The Scottish town that went into lockdown against disease 200 years ago

There were guards posted on the fringes of the town in a bid to stop people bringing in the disease and ships quarantined off the coast.

Dornoch Cathedral at sunset. The town went into lockdown in 1831-32 as cholera swept the nation.

Dornoch in Sutherland went into lockdown in 1831 and 1832 as Cholera swept in from India, through the Continent and into England and then Scotland.

In a mirror of events in 2020, punishments were handed out to those who failed to follow the rules brought in to stem the spread of the horrendous disease.

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“Dunghills and every other species of filth” were removed from the from the burgh with quicklime used to cleanse houses of infections.

Bedding and clothing of those killed by cholera were burnt and furniture removed from the homes of sufferers, with homes quarantined for 10 days, according to accounts.

At Dornoch, and in Sutherland generally, vagrants were seen as the greatest threat at the time of the epidemic.

Death had shown “the great danger which may be apprehended by the introduction of infection Into the County means of the numerous beggars and vagrants, the dregs (of) the south country population, who invest this part of the Country,” an 1831 report in the Inverness Courier said.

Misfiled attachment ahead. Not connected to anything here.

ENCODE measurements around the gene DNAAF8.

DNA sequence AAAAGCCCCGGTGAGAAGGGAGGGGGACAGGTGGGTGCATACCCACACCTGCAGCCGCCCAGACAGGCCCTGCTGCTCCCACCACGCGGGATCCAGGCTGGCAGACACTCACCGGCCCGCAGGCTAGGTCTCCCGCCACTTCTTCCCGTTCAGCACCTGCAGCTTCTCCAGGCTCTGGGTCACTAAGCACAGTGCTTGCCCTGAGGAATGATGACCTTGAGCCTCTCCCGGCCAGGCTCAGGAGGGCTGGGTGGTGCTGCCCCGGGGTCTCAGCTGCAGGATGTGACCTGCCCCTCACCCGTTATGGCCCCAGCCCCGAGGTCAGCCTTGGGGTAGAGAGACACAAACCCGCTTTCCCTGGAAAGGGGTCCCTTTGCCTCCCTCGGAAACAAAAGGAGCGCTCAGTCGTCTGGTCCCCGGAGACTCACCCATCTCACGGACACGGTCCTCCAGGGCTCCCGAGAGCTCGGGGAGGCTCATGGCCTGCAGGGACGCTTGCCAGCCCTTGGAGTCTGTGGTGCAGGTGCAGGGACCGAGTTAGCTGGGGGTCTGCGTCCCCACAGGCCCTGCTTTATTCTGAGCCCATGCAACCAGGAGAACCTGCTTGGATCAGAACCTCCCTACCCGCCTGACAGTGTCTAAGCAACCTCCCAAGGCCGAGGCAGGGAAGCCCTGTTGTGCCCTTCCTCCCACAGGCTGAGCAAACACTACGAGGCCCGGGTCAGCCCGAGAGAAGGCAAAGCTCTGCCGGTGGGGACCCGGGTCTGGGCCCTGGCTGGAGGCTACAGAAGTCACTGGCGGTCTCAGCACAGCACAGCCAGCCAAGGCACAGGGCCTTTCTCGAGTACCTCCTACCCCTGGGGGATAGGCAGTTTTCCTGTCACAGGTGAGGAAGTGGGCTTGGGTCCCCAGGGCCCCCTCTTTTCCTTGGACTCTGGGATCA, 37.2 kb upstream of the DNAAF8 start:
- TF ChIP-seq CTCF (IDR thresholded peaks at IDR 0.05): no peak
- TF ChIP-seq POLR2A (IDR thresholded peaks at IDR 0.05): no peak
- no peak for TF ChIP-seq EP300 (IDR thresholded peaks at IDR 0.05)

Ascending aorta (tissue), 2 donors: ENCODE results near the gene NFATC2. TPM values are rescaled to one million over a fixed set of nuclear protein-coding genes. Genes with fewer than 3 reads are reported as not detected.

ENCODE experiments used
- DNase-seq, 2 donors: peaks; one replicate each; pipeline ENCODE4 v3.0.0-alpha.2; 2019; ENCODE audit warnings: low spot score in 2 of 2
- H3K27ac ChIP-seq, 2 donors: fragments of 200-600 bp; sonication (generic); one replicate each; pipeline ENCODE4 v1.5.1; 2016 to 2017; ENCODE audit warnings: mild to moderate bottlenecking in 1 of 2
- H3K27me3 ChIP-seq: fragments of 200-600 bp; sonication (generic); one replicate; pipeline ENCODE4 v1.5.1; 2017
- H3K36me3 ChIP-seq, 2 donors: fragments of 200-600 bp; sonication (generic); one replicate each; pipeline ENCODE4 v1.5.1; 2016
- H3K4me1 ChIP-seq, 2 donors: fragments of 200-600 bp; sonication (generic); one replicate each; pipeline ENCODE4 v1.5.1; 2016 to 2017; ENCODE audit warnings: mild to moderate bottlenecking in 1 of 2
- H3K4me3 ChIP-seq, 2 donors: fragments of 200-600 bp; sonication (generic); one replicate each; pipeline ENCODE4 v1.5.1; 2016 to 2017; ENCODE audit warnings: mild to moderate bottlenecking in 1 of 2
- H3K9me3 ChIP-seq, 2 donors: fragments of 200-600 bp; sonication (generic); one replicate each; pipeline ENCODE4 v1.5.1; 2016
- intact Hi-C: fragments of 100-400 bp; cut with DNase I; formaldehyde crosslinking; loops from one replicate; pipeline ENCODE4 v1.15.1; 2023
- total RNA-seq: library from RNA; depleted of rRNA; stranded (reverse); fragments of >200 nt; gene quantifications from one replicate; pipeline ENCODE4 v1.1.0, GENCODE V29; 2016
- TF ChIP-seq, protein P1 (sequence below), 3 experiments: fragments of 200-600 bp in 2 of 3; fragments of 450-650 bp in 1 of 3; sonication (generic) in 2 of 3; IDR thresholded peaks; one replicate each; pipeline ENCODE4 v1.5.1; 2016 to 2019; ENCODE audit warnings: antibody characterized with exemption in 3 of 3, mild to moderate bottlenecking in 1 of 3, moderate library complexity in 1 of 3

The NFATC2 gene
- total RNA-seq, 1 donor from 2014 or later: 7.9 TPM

Calls were made for a guard to be establised at Meikle Ferry at Dornoch with others placed at Bonar, Portinleck, and Helmsdale “for the purpose preventing the entrance into the County of such characters,” the report added.

Anyone caught trying to enter the county would be taken before the nearest Magistrate and dealt with according to the law.

By 1832, Dornoch was living with the “fearful consequences” of the spread of the disease into the community with 16 vessels known to have travelled to hot spots now quarantined off the coast.

Green flags flew from some of their masts to indicate they may have sickness on board.

Amongst them was a vessel from Wick chartered to pick up a consignment of hemp from a Baltic port and bring it back to Dundee.

After almost reaching its destination, the captian turned back withut the cargo on hearing of the prevalene of the disease in the area.

In February 1832, a meeting was held of local landlords to discuss the response to the epidemic.

It followed reports of the death of a travelling ballad singer in Laggan, Badenoch the previous week.

Landowners distributed blankets, flanells and plaiding, and even money, in cases of extreme need, a report in the Inverness Courier said.

“A quantity of medicine is ordered to be in readiness, and it is in contemplation to build an hospital, to the north west of the town,” it added.

A small enclosure on a little hill close to the Royal Dornoch Golf Club was used as a burying ground for those thought to have cholera.

Only one stone remains, although it is not certain if the 44-year-old man marked by the grave actually carried the disease.

Some reports say the town escaped the horrors of the disease.